But for some reason, the Yorck 59ers didn't buy into this. Maybe they were ideologically opposed, or maybe their landlord decided to play ball with the city. At any rate, last summer they were forceably evicted by the police, and so they relocated to the empty buildings of the Bethanien. The walls of Berlin bloomed with posters about this, screaming about the fascist lackeys of the state and the like, and some enterprising anarchists printed up signs in an identical typeface to that used on the street signs of Berlin and overnight loads of streets became Yorckstr. (Of course, if you were lost, this was annoying, but these people seldom think about details like that).

And now, ironically enough, the cash-strapped city has decided to sell the Bethanien complex to a private developer, who wants to turn it into a multi-use, for-profit development with offices and small companies renting renovated space in the old brick buildings. Thus, the arts center -- and the Yorckers -- have to go.

So what we had last night was a "solidarity concert" in which the members of the Zwischentöne Ensemble, joined by pianist John Tilbury, one of Cardew's old pals, and Aleks Kolkowski, a violinist who also acts and plays around the improv scene, performed a number of Cardew's pieces on the premises of the Yorck squat in the Bethanien. Me, I was there because I was in solidarity with Bill the composer, and that's about it.

Once we finally found the place (no longer in its Wall-bubble, this part of town has become incredibly central, and is being developed like crazy, so all the landmarks I'd had from visits a few years ago had been either removed or changed beyond recognition) it was just as I feared it would be. Political slogans were scrawled on every flat surface, and although some were the expected support-for-Yorck variety, there were also loads of anti-racist, anti-sexist, anti-fascist, anti-imperialist, anti-globalization ones. You weren't even safe in the bathroom from being reminded of the struggle in Chiapas and the imminent fascist threat, although I saw no one in black ski masks or brown shirts during my brief stay there.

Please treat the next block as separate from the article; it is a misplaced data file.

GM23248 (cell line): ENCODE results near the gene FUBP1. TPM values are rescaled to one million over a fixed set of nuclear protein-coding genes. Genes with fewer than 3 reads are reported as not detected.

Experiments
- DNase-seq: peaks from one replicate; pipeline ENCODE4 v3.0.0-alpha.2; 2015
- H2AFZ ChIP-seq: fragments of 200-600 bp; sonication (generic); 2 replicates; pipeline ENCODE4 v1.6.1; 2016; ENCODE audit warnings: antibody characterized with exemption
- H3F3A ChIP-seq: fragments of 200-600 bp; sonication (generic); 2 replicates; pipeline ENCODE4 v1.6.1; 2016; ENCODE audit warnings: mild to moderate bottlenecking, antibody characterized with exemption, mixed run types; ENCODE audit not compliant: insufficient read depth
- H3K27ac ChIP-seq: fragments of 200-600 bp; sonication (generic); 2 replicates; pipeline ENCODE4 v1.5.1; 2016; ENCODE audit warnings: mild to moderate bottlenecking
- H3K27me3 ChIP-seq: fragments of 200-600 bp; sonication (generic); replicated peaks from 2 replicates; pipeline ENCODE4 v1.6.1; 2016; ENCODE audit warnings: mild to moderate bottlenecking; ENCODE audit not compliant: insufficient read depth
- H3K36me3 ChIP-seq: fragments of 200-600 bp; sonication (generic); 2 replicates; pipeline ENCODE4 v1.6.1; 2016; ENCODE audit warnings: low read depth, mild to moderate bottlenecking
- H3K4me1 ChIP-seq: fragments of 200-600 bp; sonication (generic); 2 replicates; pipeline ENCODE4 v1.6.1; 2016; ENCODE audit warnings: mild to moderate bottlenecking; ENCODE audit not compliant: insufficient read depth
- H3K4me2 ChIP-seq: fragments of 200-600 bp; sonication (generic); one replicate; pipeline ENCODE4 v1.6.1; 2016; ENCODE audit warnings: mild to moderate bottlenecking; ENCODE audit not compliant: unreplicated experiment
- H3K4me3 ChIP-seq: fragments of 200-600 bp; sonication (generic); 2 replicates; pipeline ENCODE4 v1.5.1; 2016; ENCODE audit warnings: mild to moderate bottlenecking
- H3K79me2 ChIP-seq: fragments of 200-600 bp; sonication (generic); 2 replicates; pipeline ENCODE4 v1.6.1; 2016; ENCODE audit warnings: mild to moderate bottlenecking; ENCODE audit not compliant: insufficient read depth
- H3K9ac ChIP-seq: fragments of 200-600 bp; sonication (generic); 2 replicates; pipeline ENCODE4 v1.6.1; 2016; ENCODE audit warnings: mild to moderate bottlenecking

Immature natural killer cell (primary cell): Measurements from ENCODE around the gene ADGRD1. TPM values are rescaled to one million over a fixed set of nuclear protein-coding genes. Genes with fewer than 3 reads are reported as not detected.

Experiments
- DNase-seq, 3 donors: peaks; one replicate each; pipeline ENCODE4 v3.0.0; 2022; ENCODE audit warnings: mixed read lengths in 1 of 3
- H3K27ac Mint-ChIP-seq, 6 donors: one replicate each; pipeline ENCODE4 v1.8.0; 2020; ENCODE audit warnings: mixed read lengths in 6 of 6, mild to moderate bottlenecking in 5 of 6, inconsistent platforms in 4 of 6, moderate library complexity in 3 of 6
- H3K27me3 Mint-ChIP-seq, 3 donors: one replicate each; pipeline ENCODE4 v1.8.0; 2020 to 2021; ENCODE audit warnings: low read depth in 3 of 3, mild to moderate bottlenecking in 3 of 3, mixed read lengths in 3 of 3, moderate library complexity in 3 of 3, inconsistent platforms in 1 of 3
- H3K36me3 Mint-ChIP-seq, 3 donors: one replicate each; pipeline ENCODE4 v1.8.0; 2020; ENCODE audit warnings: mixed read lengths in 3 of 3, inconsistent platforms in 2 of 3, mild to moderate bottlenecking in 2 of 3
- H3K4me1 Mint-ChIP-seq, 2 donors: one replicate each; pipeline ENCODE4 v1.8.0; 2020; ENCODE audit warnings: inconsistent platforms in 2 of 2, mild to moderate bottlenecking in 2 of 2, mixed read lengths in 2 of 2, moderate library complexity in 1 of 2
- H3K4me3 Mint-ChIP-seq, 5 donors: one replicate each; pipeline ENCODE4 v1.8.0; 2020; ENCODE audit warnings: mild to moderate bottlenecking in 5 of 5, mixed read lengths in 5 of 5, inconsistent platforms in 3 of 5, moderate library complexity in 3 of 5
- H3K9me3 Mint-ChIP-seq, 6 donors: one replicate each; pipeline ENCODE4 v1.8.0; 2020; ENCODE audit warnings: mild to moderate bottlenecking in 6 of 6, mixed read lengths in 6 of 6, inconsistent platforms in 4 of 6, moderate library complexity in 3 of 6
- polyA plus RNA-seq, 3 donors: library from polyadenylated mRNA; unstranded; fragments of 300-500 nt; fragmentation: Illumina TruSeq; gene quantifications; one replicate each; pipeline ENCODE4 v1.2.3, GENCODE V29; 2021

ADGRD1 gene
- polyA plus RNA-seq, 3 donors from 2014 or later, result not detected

The concert venue was very much a hospital corridor, narrow, with windows lining one side, and numerous small rooms. A couple had been blocked off for use by the bar, which was by donation only (I gave them five Euros for a beer, figuring to make a little contribution to the cause; I got three back), and in the one on the left of it, a cello, a marimba, and some music stands were set up. A guy with an accordion and a woman with a harmonica strolled around, making random bursts of dissonant sound. Kolkowski set up a music stand in the corridor and played a Cardew composition for solo violin. Then, some musicians filed into the left-hand room, and for a few minutes, improvised blasts of sound came out. (I was sitting down, tired from the long walk and not wanting to cram into the room with the majority of the crowd). After about ten minutes, a guy gave a hand signal to someone standing outside the door of the room to the right of the bar, and a piano-violin duet started up. This was followed by some more consonant music, which I would have recognized, had I been Chinese, as "The East Is Red." A couple of similar pieces followed, and another piano-violin duet, then the focus switched back to the other room for some more improv. Finally, all the musicians filed into the corridor and sang a revised version of Cardew's "Bethanien Lied," one of the kind of compositions that got him into trouble with the classical establishment of his time.